Losing track of at least 1,475 children
“From October to December 2017, ORR attempted to reach 7,635 UAC and their sponsors. Of this number, ORR reached and received an agreement to participate in the safety and well-being call from approximately 86 percent of sponsors. From these calls, ORR learned that 6,075 UAC remained with their sponsors. Twenty-eight UAC had run away, five had been removed from the United States, and 52 had relocated to live with a non-sponsor. ORR was unable to determine with certainty the whereabouts of 1,475 UAC.”
Department of Health and Human Services & Office of Refugee Resettlement currently not responsible for children taken into custody and then released to sponsors.
“It has been HHS’s long-standing interpretation of the law that ORR is not legally responsible for children after they are released from ORR care. However, considering the importance of the post-release period, we are taking a fresh look at that question as a matter of both legal interpretation and appropriate policy. Specifically, we are exploring the question of ORR’s responsibilities in relation to children who are released to sponsors, and whether the level of responsibility would differ depending on the child’s relationship to his or her sponsor. Based on what we have learned so far, if ORR were to remain legally obligated for the welfare of UAC after their release to a sponsor, or took on additional protective measures even if not legally obligated, those procedures would require a significant expansion of the current program structure and an increase in resources, and possibly additional legal authorities to further clarify ORR’s role.”
May 15, 2018 Hearing before the Senate Homeland Security and Governmental Affairs Committee
“Homeland Security Secretary Kirstjen Nielsen testifying May 15 before the Senate Homeland Security and Governmental Affairs Committee where she said evades what the policies are for causing the least amount of trauma for children and admits that more must be done to protect children taken at the border.”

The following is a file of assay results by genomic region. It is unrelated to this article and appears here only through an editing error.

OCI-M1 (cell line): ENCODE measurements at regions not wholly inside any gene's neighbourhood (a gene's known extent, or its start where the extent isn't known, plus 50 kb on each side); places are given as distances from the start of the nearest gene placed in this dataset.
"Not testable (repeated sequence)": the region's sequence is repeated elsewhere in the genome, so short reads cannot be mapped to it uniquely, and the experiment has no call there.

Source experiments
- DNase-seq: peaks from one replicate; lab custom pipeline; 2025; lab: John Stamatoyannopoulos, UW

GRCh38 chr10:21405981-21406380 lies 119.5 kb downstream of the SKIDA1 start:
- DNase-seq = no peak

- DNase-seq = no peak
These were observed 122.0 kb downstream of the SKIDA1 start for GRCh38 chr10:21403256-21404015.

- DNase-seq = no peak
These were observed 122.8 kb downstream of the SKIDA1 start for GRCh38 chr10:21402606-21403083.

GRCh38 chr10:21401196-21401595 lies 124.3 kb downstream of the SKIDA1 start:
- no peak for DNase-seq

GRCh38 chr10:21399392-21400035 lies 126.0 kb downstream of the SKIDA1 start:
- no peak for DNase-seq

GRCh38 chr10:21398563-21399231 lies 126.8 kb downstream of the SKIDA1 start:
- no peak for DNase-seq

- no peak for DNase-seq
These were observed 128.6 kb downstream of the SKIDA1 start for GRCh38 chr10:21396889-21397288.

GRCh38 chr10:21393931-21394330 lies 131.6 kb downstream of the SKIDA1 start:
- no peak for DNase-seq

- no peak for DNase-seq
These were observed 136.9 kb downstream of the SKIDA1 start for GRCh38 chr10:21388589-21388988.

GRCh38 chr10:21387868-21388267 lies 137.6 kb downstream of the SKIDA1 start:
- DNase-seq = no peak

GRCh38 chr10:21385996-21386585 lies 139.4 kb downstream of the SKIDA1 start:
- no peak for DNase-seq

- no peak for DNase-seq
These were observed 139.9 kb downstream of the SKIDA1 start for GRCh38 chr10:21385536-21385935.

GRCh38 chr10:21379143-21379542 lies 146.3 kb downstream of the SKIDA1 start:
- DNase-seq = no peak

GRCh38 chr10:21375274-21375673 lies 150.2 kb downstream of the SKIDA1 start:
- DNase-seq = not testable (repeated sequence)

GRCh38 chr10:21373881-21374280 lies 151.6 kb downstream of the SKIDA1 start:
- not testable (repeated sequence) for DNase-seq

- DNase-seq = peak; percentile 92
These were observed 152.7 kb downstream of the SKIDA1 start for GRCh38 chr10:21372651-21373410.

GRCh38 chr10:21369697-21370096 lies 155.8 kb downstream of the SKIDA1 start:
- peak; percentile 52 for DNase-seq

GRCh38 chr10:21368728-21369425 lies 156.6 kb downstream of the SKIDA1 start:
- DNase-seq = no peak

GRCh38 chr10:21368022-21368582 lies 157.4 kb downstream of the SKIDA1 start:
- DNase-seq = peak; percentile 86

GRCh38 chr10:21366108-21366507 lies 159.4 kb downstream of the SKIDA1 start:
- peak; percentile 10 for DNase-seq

“I couldn’t agree with your concerns more,” Nielsen said. “We owe it to these children to protect them.”
According to the article, HHS operates more than 100 shelters across the nation for children seized at the border.
Video of the hearing: http://launch.newsinc.com/share.html?trackingGroup=93075&siteSection=inform_oembed&videoId=33812458
May 23, 2018 – Claudia Patricia Gomez Gonzalez, a 20-year-old woman from Guatemala was shot & killed by US Border Patrol. NYTimes and CNN report on this. Evidently, the story from officials has changed since the incident.
“Guatemala condemns violent acts and any other use of excessive force by the Border Patrol. We urge authorities to respect the rights of our citizens, especially their right to live, regardless of their immigration status,” theGuatemala’s Ministry of Foreign Affairs said in a statement.
May 25, 2018 – excerpts from the article: What Separating Migrant Families at the Border Actually Looks Like
“The Trump administration is now going even further than the Obama administration in its attempts to deter asylum seekers, as it seeks to terrify mothers from coming here with their children. The prosecutions have already started flooding border courts, and this “zero-tolerance” policy has only just begun. Meanwhile, the refugee crisis of Central America’s Northern Triangle countries continues apace—16 times the number of people from the region were displaced in 2017 as were in 2011, the UN refugee agency noted in a recent report. The families have a legal right to seek asylum here—and as devastating as the consequences may be, they will not stop coming. The terror they leave behind is much worse.”
“In early May, Attorney General, Jeff Sessions, said he will take a stricture stance on illegal crossings of the Southern U.S. border, prosecuting 100% of people crossing, and making it an official policy to separate children from their parents. Already, 658 kids in the first 13 days of the program have been ripped from their families, Customs and Border Protection disclosed in a Senate subcommittee hearing on May 23. (Video of the hearing below)”
“This policy is intended to punish the adults by criminally prosecuting them for entering the country, thereby deterring others from making the journey north. But it does incalculable damage to the children at an already traumatic moment in their lives, often stripping them from their mothers when their mothers are all they have.”
“There’s a real trend towards trying to put all asylum seekers in the same category as gang members even when all this young mother was seeking was to protect these young boys by bringing them to the US.” ~ director of University of Texas’s Immigration Law Clinic
“Time and time again, the women say they only brought their children here to save their lives.”